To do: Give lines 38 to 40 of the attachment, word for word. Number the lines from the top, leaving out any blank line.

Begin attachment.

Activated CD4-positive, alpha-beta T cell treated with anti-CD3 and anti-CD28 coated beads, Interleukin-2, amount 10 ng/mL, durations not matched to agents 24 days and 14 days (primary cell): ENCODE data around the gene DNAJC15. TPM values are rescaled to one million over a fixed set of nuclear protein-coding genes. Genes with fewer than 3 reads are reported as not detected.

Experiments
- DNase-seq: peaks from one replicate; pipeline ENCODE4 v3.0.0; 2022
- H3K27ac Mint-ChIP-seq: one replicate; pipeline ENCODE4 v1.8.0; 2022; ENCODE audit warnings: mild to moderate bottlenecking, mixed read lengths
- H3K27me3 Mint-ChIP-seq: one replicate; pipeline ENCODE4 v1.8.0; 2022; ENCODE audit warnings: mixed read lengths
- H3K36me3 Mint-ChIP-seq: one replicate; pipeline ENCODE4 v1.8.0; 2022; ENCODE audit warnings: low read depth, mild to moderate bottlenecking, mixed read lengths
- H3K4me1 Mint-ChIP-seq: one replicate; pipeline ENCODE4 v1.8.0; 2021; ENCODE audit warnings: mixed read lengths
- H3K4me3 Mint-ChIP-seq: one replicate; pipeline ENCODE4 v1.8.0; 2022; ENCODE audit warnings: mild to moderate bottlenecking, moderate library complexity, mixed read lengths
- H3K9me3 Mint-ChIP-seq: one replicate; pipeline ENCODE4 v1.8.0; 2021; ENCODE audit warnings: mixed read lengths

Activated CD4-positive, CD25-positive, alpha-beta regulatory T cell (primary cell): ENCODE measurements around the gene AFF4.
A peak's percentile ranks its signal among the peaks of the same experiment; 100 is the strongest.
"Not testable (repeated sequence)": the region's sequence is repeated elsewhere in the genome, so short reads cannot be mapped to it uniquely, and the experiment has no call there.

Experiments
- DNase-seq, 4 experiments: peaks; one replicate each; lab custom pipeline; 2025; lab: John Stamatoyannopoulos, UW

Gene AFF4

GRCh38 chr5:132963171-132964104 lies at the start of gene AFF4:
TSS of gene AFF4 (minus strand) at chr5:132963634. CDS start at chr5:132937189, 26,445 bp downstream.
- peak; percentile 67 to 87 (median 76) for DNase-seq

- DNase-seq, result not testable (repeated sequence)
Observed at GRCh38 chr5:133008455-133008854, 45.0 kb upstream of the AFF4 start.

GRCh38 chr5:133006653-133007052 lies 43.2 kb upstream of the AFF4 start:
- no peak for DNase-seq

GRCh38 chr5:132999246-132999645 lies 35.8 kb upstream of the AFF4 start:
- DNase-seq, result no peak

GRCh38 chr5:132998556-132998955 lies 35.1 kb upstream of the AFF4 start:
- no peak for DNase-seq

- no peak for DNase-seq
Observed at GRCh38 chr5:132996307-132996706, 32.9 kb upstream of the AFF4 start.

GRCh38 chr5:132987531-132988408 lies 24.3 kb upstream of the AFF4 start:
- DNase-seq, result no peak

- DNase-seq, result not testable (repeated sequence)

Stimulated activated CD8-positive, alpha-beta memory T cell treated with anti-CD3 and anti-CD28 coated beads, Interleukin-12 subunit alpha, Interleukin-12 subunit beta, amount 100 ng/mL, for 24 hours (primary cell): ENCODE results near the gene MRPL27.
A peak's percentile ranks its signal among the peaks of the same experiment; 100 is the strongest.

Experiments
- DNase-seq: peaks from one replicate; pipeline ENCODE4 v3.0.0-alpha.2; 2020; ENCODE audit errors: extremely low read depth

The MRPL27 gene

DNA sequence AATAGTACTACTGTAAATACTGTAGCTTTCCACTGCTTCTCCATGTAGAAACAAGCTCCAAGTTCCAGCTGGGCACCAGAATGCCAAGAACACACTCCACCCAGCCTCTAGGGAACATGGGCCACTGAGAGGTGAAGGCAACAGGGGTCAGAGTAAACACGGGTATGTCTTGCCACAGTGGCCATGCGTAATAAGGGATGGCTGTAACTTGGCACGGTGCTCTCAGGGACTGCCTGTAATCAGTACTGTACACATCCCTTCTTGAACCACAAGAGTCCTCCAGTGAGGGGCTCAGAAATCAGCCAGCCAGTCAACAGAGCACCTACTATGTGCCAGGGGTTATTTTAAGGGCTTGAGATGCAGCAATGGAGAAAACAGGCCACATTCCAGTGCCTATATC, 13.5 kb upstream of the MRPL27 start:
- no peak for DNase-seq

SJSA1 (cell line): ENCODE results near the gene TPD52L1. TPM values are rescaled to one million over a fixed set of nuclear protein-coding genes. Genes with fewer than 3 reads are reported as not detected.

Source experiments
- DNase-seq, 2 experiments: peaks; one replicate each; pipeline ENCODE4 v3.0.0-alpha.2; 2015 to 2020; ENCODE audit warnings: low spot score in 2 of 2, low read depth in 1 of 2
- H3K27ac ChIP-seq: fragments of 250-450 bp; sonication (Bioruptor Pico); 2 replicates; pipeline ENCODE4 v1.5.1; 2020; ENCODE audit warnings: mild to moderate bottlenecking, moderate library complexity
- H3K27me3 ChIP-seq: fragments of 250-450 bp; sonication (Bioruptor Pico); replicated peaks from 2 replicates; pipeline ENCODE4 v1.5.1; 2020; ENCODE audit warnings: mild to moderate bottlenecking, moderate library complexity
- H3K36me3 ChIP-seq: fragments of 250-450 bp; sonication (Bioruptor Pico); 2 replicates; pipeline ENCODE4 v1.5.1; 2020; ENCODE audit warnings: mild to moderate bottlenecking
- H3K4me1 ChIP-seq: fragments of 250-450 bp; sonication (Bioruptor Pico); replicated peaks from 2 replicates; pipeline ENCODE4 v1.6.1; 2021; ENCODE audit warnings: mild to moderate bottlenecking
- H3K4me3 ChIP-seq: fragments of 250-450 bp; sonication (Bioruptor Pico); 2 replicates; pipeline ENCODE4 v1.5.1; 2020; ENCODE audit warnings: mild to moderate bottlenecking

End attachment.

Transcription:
- no peak for DNase-seq

SJSA1 (cell line): ENCODE results near the gene TPD52L1. TPM values are rescaled to one million over a fixed set of nuclear protein-coding genes. Genes with fewer than 3 reads are reported as not detected.

Source experiments